Guide to Window Blinds – Types of Blinds
In this guide to window blinds, you'll get to see why blinds are good alternatives to curtains since they are less bulky, more durable than fabric, and cheaper and easier to clean. They allow you to control the degree of sunlight, shading, ventilation and privacy. Here’s a rundown on the types of window blinds available:
Panel blinds – they work great in contemporary interiors, especially as floor-to-ceiling treatments because they’re so clean-cut. They’re also great for showcasing striking prints and bold designs as they sit flat against the window, which means you save money on fabric too!
Roller shades – these are solid panels, usually made of softer materials such as polyester mix fabrics. The fabrics come in a range of densities – sheer (for a glowing effect), perforated (for minimal light) or opaque (for afternoon nappers). The fabric rollers can also be raised to allow full light in. Roller blinds roll up into a tube at the window top, have the most minimalist profile and are popular for their low-maintenance and efficient shading from the sun. Avoid full cotton shade, for they are prone to shrinkage if you live in warm and humid climate. The picture below shows how roller blind in thick opaque material is used as a versatile room divider.
Roman blinds – these are one-piece fabric blinds without any gathers. It forms soft pleats when raised, and falls complete flat when lowered. Permanently pleated fabric shades are a variation of roman blinds. They are sleeker and easier to clean, but the fabric can be delicate; look out for brands that combine the luxury of soft fabric with structural strength. You may also combine two materials – sheer and opaque – to create a striking graphic pattern of stripes in cool shade and glowing light as illustrated below.
Venetian blinds – these are commonly made of lightweight aluminum or wood. Each slat is arranged horizontally and the slats can be tilted or the blind lifted entirely to the top of the window. These blinds are not limited the window; the picture below shows how it provides privacy for an open concept bathroom.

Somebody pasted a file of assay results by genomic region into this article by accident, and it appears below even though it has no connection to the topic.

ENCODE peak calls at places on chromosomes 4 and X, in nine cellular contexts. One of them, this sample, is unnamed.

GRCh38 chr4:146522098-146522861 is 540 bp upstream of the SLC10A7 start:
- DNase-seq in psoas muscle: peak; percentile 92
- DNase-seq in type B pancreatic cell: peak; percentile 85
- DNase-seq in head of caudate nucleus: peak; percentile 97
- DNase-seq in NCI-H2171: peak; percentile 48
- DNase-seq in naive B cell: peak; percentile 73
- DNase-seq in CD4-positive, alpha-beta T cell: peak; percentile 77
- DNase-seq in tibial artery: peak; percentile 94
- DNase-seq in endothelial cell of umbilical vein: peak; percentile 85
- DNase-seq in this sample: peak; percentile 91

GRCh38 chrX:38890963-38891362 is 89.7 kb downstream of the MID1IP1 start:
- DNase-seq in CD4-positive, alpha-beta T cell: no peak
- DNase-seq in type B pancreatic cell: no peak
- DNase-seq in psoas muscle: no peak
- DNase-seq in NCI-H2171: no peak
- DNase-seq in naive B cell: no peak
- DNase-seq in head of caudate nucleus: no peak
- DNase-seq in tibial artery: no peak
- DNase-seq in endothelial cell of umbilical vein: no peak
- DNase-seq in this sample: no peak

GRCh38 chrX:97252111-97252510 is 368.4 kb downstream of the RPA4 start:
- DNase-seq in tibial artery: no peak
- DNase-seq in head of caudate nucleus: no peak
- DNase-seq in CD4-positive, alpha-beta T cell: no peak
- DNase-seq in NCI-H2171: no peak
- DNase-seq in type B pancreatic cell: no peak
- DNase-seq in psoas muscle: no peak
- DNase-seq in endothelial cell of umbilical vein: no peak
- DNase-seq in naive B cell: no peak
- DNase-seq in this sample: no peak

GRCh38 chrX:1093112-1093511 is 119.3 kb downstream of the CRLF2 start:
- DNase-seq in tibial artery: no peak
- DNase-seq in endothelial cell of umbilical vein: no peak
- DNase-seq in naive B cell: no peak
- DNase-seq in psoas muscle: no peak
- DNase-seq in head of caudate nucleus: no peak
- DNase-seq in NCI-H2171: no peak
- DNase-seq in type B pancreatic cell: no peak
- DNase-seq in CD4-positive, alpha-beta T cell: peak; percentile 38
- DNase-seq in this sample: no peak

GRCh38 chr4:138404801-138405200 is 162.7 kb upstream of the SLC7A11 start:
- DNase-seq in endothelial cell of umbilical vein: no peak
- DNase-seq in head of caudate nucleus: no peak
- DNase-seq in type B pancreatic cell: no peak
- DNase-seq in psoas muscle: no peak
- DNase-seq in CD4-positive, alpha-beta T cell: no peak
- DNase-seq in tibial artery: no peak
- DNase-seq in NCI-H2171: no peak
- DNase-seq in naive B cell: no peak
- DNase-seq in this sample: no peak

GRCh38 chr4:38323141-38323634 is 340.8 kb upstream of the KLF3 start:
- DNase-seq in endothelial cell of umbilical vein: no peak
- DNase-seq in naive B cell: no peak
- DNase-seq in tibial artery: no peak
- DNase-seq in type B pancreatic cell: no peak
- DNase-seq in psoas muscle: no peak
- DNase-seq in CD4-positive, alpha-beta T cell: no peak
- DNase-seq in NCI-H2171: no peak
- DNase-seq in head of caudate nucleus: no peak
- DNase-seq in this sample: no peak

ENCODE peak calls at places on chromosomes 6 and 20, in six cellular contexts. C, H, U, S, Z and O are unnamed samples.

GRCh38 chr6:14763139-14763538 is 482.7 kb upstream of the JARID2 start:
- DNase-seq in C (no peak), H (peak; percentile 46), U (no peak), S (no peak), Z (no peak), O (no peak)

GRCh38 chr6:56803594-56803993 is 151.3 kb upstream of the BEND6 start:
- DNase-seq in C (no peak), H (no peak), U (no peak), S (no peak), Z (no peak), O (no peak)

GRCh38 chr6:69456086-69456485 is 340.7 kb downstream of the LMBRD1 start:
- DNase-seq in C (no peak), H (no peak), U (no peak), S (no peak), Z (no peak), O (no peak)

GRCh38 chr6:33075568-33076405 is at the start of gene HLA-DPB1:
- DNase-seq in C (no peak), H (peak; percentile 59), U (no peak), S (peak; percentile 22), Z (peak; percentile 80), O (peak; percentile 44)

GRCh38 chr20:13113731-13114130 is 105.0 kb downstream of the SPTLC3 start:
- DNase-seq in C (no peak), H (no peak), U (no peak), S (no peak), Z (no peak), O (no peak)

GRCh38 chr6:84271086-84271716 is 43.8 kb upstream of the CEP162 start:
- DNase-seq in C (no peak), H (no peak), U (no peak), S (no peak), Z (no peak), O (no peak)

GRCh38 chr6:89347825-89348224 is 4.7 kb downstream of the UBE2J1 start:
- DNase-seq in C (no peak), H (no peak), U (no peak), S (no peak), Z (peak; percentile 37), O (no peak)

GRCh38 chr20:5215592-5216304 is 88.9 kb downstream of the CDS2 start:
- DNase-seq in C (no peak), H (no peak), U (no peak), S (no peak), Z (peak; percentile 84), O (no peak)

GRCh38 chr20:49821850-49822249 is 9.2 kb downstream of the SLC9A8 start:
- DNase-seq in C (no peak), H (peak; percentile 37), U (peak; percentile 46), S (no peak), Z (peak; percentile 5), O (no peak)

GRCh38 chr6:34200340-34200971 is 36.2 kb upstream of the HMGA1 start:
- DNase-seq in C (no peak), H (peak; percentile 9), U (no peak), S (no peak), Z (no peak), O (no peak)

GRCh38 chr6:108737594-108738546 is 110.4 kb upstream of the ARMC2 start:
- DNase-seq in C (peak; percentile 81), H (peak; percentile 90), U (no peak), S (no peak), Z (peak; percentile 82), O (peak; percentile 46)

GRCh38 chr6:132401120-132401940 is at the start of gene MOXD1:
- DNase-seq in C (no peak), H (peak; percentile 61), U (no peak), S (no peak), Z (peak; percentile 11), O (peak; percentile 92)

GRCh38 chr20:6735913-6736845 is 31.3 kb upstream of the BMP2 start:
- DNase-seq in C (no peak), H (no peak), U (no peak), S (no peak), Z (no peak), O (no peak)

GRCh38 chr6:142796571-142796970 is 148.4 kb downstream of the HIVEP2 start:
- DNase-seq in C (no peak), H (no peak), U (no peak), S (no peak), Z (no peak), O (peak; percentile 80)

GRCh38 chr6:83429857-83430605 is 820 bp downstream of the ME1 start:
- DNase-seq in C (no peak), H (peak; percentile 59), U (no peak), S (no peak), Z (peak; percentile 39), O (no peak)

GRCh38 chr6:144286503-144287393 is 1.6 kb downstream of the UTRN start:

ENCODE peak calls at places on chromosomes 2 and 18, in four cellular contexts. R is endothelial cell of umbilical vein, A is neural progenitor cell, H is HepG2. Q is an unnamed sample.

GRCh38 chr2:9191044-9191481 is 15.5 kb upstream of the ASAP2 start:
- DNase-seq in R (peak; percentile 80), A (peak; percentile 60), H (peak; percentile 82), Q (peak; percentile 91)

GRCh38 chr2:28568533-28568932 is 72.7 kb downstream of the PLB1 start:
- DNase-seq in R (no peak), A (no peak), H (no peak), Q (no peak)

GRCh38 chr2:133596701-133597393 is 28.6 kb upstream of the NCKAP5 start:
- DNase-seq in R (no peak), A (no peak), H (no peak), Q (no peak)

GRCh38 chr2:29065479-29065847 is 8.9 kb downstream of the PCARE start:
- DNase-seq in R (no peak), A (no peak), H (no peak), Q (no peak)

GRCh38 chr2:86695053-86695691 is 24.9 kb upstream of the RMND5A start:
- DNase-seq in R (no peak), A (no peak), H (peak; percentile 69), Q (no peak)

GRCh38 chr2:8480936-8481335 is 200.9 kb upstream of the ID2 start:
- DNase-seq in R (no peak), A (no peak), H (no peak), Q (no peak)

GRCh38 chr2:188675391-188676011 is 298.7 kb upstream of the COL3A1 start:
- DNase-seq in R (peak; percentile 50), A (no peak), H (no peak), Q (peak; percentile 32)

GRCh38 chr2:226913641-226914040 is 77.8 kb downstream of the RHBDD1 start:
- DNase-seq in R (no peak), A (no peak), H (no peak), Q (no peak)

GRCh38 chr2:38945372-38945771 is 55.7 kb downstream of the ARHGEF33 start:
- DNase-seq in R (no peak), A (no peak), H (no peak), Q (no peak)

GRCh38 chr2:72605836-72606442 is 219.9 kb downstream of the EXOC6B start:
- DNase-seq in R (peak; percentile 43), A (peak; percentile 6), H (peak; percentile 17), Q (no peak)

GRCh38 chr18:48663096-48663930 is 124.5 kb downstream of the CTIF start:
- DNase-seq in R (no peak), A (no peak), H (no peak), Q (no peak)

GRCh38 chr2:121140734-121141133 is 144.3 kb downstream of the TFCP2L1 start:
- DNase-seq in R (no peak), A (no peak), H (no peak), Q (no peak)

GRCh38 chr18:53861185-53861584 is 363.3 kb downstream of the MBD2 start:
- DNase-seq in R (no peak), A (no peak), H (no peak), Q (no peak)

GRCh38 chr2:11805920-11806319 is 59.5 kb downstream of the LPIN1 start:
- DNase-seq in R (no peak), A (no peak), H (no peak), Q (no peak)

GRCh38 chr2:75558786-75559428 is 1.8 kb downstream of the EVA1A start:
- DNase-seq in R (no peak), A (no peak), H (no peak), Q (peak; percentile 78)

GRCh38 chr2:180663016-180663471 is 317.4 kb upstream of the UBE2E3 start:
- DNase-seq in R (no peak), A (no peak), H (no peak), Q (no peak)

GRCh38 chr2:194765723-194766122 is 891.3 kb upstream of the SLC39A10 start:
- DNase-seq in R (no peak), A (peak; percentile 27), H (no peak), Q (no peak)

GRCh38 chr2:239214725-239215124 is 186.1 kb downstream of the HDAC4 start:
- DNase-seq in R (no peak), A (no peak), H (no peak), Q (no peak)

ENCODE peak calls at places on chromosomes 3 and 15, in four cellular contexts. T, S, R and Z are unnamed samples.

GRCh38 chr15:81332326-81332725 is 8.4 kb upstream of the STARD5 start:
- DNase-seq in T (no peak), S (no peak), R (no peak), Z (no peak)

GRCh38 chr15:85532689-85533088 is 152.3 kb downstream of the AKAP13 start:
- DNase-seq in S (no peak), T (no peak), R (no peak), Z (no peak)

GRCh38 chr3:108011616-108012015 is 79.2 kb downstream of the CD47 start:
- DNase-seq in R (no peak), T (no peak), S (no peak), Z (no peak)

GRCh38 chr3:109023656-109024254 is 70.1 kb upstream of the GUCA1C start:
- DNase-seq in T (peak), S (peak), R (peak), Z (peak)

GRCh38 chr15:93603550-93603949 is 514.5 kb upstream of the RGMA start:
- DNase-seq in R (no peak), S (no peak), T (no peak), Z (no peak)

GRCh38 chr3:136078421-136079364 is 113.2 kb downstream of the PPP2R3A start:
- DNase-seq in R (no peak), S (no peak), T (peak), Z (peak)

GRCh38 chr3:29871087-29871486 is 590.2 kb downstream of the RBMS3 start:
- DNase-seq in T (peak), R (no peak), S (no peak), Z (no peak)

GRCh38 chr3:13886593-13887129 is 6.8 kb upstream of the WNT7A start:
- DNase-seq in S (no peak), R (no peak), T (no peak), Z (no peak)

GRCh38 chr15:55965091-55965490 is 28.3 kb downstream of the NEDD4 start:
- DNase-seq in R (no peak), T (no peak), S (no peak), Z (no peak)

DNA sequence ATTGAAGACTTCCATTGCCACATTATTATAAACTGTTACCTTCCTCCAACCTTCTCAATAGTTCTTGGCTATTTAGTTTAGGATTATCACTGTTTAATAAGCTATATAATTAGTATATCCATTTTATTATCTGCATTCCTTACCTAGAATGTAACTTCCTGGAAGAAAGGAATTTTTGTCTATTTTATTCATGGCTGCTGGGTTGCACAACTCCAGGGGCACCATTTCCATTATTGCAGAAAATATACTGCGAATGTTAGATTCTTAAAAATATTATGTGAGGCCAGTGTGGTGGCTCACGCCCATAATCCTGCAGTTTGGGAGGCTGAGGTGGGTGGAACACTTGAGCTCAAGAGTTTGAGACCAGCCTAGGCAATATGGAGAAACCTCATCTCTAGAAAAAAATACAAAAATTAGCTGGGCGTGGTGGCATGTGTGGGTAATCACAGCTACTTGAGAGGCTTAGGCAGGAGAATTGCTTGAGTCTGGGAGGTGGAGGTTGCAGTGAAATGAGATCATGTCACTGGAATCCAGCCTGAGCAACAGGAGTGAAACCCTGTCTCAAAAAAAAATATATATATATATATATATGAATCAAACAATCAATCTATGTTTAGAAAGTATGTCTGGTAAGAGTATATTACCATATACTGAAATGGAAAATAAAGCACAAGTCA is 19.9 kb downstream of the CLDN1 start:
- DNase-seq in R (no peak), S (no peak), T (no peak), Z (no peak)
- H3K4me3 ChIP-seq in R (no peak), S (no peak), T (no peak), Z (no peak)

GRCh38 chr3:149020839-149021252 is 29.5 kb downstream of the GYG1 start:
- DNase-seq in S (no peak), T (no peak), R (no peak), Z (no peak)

Vertical blinds – these come in individual vertical slats that hang across the window from top to bottom. All fabric louvers are spaced equally and uniformly overlapped. They can be moved to one end of the window, or split into two sections.
With advances in design and technology, you can even get blinds for oddly shaped window!
Guide to Window Blinds - Choosing the Right Blinds
Choosing the right window covering can be baffling with the vast choices available. Try not to choose a style simply based on it’s decorative effect alone. As part of a guide to window blinds, here are some questions to mull over before you place your order:
What are your needs for privacy? You’ll probably need more privacy in the bedroom compared to the living or dining area, so a different covering can be used for each.
Which direction does your window face? Generally as a guide to window blinds, go for blinds with an ‘openness factor’ of five percent or less to avoid glare problems for windows facing east-west direction. If the window faces the north-south direction, you can select one with “openness factor” of more than five percent because there’s minimal direct sun exposure.
What are your needs for light control? If light control is an issue, go for Venetian or vertical blinds, louvers redirect light, and control the degree of light penetration into the room – just tilt or rotate the slats.
How do your windows open and how often do you open them? Some windows open up, some out and some in. It’s no point installing nice-looking blinds with tangled up slats whenever you want to get some air.
What’s your budget? Quality window blinds can cost even more than curtains, so they can be a hefty investment. As a guide to window blinds, make sure your money is well spent by choosing your blinds according to each room’s specific requirements and the impact you want to make if you are design-conscious.
Guide to Window Blinds - Dressing Your Window and Home Decor
If you want a dramatic look, choose a color that contrasts with your wall color. However, if you want to make your window appear larger, blend them so that the blinds ‘disappear’.
For a luxe look, introduce textures with sleek, textured or shiny finishes. For a more casual and laidback feel, use wood slats or matte textures e.g. raw silk, cotton, linen.
Your window covering also play up the mood and the feel of the room. So if you want something romantic and soft, pastel colors or lace finish will do the trick.
Opaque blinds are not limited to the window. As shown above, it doubles up as a divider in this bedroom.
If you need privacy rather than sun shade, install your blinds to open from the bottom up as seen below.
You may also want to take a look at window blind maintenance tips before returning to the top of guide to window blinds.
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